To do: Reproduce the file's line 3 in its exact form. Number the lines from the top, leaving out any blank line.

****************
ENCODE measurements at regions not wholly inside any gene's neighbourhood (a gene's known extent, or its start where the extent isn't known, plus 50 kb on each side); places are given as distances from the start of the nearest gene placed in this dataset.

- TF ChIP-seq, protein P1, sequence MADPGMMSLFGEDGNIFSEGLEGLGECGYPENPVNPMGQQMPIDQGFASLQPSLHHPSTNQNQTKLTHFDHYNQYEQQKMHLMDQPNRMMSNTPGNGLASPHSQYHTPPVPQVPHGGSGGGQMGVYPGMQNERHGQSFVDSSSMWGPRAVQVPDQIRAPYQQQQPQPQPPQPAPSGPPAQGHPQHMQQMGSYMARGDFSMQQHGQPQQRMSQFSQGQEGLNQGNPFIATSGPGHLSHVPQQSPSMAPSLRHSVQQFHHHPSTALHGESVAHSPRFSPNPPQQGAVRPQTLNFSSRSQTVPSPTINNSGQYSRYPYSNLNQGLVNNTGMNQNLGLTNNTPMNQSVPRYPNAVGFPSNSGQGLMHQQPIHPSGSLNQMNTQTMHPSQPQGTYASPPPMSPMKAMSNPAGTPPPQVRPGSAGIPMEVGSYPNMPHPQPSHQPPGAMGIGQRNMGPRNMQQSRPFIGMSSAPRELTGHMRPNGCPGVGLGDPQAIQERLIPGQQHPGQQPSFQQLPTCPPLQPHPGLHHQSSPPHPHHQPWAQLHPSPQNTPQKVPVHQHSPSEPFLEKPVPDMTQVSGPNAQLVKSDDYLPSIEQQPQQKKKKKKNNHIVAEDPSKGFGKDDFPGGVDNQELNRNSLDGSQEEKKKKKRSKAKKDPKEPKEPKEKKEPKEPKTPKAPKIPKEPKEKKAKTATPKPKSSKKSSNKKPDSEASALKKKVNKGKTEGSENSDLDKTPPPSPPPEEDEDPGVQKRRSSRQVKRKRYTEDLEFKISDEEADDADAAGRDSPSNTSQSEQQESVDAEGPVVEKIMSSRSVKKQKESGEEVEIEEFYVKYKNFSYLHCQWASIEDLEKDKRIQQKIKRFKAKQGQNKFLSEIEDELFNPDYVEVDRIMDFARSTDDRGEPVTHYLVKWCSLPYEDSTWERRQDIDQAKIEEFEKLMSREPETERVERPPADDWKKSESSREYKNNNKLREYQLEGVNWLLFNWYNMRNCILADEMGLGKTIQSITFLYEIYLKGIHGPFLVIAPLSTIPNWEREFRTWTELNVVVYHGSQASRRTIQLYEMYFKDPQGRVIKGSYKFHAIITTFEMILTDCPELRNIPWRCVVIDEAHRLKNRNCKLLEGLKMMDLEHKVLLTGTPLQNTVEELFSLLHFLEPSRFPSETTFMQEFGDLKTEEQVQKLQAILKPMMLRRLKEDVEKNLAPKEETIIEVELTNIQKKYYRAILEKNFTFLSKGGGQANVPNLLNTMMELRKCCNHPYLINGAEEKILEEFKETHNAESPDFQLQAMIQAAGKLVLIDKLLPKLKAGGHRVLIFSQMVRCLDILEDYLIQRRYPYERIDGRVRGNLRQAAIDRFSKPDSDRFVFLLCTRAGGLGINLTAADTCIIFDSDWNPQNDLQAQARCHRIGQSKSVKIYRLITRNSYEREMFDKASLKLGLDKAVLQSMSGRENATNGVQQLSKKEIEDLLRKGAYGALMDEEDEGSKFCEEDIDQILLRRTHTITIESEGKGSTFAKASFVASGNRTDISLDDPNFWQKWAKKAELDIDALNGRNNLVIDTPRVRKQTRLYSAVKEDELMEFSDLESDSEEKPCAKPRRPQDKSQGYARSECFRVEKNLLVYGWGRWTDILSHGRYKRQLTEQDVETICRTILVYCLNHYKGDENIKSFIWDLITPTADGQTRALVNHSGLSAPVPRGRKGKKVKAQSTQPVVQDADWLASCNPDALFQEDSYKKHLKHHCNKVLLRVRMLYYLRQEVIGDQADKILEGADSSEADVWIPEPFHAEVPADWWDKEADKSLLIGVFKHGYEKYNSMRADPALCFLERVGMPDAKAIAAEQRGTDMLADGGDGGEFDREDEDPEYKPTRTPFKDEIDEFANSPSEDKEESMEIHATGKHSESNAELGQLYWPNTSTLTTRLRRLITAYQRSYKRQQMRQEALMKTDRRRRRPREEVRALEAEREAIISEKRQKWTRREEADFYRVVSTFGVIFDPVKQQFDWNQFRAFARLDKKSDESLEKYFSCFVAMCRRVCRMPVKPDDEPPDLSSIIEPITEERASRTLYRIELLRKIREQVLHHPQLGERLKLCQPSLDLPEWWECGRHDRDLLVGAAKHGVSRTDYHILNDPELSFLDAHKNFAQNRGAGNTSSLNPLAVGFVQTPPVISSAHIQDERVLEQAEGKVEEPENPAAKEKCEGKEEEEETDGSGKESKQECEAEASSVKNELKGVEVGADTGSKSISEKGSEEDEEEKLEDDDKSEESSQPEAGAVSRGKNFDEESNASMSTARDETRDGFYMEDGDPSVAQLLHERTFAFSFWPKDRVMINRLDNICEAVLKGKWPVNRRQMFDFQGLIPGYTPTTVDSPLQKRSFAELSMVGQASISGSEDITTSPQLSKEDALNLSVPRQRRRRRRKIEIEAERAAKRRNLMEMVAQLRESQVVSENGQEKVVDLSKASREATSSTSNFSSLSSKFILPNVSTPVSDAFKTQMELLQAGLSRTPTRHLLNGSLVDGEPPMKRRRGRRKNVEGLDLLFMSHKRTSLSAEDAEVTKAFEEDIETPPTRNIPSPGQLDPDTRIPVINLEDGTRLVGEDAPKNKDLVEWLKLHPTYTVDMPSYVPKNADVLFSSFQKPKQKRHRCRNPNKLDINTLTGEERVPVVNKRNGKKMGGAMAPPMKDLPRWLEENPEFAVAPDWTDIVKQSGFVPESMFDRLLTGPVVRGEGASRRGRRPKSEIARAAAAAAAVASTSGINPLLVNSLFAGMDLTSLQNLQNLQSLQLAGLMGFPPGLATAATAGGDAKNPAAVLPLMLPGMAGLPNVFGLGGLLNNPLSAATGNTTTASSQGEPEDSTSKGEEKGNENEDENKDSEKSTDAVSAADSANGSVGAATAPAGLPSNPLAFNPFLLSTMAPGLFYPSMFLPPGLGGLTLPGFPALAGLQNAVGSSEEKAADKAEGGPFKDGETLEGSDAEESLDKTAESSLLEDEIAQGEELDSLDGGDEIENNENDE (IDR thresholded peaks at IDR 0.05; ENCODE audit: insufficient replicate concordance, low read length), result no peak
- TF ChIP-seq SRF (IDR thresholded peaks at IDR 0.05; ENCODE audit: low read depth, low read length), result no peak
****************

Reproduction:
- TF ChIP-seq SRF (IDR thresholded peaks at IDR 0.05; ENCODE audit: low read depth, low read length), result no peak